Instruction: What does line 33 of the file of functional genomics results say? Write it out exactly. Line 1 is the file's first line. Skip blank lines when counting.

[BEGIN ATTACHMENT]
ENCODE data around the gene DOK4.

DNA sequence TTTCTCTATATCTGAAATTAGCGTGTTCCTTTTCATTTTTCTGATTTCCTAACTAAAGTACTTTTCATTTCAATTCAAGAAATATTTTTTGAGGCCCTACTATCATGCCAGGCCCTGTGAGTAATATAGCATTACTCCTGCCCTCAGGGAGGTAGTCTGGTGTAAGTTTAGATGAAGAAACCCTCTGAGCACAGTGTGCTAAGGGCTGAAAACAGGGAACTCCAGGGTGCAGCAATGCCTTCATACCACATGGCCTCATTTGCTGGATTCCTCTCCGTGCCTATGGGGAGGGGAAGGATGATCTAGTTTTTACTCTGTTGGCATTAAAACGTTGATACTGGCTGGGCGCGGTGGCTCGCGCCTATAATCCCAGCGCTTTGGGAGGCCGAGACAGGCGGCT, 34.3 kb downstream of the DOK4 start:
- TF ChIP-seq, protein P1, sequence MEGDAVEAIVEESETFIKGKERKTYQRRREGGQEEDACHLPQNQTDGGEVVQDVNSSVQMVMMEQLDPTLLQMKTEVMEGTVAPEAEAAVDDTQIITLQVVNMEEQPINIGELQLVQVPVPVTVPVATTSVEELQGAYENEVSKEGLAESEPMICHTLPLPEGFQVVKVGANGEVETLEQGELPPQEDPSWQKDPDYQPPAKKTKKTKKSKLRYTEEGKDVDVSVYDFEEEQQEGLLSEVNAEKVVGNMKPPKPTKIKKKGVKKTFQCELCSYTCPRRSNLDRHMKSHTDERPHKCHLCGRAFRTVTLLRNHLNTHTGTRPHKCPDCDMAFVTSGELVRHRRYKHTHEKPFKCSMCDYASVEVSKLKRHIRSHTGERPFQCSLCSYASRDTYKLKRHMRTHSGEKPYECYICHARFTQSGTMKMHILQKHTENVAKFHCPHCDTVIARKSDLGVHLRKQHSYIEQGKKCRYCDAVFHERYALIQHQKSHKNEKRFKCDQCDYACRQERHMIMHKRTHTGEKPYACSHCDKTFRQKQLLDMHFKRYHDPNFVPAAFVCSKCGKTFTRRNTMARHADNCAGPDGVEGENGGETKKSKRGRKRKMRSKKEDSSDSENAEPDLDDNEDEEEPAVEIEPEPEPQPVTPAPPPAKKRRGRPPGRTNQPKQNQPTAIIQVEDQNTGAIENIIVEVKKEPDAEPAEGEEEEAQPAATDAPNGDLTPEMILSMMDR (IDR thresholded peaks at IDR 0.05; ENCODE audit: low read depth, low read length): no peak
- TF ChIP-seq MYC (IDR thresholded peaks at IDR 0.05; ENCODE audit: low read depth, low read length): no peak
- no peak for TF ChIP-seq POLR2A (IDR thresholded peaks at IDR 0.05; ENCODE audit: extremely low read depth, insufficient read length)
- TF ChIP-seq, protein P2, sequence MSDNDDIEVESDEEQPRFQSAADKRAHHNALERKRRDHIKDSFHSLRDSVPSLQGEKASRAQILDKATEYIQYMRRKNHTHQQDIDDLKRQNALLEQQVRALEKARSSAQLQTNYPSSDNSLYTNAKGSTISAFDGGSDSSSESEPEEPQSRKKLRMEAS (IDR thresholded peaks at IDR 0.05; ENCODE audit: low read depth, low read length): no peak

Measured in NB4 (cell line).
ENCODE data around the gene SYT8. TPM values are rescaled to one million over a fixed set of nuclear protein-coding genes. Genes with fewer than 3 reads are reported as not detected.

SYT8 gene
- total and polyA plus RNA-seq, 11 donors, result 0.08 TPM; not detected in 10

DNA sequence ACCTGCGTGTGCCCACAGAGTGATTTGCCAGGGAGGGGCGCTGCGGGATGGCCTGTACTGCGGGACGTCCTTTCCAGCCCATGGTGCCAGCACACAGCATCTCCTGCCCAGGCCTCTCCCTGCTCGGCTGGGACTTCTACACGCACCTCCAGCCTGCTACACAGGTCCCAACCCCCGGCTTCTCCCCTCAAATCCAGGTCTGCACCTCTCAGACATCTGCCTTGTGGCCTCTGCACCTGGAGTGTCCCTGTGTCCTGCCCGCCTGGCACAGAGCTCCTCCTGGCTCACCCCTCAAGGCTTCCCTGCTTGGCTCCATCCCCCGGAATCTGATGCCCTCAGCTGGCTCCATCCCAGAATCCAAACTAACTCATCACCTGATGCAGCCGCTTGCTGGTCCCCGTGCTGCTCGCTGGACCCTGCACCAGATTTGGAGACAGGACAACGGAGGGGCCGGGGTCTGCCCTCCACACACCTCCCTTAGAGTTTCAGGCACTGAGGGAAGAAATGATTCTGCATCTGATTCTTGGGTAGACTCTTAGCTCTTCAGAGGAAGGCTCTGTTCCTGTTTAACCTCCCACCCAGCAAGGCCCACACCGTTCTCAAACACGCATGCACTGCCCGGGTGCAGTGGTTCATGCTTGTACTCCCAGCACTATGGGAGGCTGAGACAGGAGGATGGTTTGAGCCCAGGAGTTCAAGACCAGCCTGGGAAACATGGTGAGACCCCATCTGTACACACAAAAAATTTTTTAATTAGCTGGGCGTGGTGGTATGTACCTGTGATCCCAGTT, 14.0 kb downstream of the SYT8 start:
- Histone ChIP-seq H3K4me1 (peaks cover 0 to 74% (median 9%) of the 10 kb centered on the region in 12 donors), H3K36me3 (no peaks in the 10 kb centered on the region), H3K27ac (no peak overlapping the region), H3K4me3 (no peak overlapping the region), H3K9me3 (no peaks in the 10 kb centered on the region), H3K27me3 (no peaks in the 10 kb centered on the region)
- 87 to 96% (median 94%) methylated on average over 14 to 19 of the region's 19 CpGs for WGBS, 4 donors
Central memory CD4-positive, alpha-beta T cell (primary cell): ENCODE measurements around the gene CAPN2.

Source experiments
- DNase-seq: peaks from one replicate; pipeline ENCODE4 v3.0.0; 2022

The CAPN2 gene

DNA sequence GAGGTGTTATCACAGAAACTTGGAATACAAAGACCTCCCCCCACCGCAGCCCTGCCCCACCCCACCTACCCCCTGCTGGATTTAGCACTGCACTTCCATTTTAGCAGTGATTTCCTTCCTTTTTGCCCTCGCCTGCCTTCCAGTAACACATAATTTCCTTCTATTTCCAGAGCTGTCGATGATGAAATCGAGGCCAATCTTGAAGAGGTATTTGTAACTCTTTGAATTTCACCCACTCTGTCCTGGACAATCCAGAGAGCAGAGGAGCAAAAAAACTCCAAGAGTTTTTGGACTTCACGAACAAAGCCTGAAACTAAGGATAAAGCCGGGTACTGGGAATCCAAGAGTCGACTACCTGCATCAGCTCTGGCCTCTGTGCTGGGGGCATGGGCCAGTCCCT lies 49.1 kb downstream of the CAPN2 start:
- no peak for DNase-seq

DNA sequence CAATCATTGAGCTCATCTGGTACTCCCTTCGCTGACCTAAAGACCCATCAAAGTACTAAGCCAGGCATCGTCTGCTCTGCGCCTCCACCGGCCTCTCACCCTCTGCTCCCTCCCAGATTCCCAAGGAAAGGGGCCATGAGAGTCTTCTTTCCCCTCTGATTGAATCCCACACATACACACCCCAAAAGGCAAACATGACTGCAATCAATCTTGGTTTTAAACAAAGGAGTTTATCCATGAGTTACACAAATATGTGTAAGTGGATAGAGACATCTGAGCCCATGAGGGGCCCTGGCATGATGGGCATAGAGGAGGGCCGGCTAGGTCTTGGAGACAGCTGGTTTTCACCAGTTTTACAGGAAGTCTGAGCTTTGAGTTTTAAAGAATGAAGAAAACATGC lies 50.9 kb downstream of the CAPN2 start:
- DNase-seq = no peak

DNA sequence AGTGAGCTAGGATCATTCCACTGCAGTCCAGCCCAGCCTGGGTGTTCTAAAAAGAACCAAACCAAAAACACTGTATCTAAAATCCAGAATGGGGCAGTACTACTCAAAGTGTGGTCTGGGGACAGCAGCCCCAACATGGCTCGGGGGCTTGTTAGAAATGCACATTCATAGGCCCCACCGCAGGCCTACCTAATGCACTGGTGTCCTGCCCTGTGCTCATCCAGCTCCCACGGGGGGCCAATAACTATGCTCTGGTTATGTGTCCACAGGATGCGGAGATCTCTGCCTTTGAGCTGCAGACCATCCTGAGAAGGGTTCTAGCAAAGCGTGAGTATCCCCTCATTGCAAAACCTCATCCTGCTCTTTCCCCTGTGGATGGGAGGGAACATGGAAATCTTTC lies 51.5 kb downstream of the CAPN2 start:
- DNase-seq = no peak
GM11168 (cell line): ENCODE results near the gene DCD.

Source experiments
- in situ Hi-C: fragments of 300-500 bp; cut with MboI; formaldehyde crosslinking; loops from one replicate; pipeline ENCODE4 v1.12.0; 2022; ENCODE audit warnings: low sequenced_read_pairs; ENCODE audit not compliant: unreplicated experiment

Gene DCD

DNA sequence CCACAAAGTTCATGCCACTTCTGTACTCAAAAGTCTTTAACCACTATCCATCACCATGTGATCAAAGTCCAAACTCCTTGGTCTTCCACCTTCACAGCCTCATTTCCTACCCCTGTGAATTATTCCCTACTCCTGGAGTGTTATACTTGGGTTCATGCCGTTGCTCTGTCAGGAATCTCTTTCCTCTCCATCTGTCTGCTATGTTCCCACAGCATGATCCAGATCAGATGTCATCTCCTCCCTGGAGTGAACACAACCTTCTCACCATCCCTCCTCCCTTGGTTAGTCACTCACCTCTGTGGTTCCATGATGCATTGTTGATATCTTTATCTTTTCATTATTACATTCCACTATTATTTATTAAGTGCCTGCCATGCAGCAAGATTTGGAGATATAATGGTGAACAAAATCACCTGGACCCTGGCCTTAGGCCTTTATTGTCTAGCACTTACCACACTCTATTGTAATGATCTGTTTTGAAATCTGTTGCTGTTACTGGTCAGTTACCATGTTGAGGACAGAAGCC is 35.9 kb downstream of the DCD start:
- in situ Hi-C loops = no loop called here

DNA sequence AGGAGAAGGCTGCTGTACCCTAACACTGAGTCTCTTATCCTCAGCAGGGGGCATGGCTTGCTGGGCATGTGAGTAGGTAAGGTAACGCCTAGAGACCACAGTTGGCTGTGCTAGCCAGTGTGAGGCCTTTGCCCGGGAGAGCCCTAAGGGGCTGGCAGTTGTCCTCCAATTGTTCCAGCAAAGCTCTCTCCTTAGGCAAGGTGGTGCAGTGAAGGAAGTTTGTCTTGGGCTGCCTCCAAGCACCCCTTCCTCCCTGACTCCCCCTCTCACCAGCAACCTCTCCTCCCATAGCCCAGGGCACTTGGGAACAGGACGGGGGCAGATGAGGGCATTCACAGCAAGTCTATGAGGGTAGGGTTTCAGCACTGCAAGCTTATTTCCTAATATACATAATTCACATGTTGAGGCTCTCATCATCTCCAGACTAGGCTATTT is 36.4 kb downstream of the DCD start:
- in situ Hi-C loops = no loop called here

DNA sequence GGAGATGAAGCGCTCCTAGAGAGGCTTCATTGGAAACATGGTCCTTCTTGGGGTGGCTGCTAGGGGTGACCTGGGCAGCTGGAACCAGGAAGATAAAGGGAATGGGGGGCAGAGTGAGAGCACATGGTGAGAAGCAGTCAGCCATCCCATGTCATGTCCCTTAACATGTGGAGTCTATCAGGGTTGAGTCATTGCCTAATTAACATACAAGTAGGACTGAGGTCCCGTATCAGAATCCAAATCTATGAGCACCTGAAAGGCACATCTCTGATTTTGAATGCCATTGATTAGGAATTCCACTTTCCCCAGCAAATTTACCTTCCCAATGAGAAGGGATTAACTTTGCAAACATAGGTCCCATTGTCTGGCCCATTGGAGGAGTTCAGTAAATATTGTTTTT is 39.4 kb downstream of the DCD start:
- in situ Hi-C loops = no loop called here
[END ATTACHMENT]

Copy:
- in situ Hi-C loops = no loop called here